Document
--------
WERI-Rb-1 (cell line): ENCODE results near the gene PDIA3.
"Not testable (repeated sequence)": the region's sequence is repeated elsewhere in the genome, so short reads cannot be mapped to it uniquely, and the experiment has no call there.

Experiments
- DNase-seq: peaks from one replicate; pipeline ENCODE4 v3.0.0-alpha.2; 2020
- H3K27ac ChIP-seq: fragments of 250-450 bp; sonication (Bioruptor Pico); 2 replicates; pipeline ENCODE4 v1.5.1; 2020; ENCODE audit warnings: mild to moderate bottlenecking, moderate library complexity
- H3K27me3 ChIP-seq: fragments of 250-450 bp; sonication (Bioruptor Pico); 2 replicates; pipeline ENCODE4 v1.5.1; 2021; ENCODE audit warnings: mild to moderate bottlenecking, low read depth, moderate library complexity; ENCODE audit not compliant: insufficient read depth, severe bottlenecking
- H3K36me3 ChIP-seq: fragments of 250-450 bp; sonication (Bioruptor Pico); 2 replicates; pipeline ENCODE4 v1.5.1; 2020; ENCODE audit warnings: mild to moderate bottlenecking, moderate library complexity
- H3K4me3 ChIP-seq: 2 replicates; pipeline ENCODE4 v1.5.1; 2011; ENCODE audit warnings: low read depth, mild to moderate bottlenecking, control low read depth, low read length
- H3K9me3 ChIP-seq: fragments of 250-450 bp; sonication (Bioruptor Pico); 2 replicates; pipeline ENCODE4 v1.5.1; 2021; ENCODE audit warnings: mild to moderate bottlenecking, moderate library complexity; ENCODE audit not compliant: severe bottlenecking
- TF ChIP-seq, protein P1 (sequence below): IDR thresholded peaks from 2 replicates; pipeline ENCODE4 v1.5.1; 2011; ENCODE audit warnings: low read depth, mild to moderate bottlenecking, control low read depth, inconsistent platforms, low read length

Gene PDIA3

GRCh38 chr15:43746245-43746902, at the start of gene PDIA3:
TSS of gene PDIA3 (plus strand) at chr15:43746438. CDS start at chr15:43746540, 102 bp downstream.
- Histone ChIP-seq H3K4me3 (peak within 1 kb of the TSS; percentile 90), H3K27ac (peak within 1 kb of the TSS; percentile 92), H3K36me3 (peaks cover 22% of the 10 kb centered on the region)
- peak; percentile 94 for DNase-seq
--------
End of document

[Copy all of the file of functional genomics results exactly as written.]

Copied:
WERI-Rb-1 (cell line): ENCODE results near the gene PDIA3.
"Not testable (repeated sequence)": the region's sequence is repeated elsewhere in the genome, so short reads cannot be mapped to it uniquely, and the experiment has no call there.

Experiments
- DNase-seq: peaks from one replicate; pipeline ENCODE4 v3.0.0-alpha.2; 2020
- H3K27ac ChIP-seq: fragments of 250-450 bp; sonication (Bioruptor Pico); 2 replicates; pipeline ENCODE4 v1.5.1; 2020; ENCODE audit warnings: mild to moderate bottlenecking, moderate library complexity
- H3K27me3 ChIP-seq: fragments of 250-450 bp; sonication (Bioruptor Pico); 2 replicates; pipeline ENCODE4 v1.5.1; 2021; ENCODE audit warnings: mild to moderate bottlenecking, low read depth, moderate library complexity; ENCODE audit not compliant: insufficient read depth, severe bottlenecking
- H3K36me3 ChIP-seq: fragments of 250-450 bp; sonication (Bioruptor Pico); 2 replicates; pipeline ENCODE4 v1.5.1; 2020; ENCODE audit warnings: mild to moderate bottlenecking, moderate library complexity
- H3K4me3 ChIP-seq: 2 replicates; pipeline ENCODE4 v1.5.1; 2011; ENCODE audit warnings: low read depth, mild to moderate bottlenecking, control low read depth, low read length
- H3K9me3 ChIP-seq: fragments of 250-450 bp; sonication (Bioruptor Pico); 2 replicates; pipeline ENCODE4 v1.5.1; 2021; ENCODE audit warnings: mild to moderate bottlenecking, moderate library complexity; ENCODE audit not compliant: severe bottlenecking
- TF ChIP-seq, protein P1 (sequence below): IDR thresholded peaks from 2 replicates; pipeline ENCODE4 v1.5.1; 2011; ENCODE audit warnings: low read depth, mild to moderate bottlenecking, control low read depth, inconsistent platforms, low read length

Gene PDIA3

GRCh38 chr15:43746245-43746902, at the start of gene PDIA3:
TSS of gene PDIA3 (plus strand) at chr15:43746438. CDS start at chr15:43746540, 102 bp downstream.
- Histone ChIP-seq H3K4me3 (peak within 1 kb of the TSS; percentile 90), H3K27ac (peak within 1 kb of the TSS; percentile 92), H3K36me3 (peaks cover 22% of the 10 kb centered on the region)
- peak; percentile 94 for DNase-seq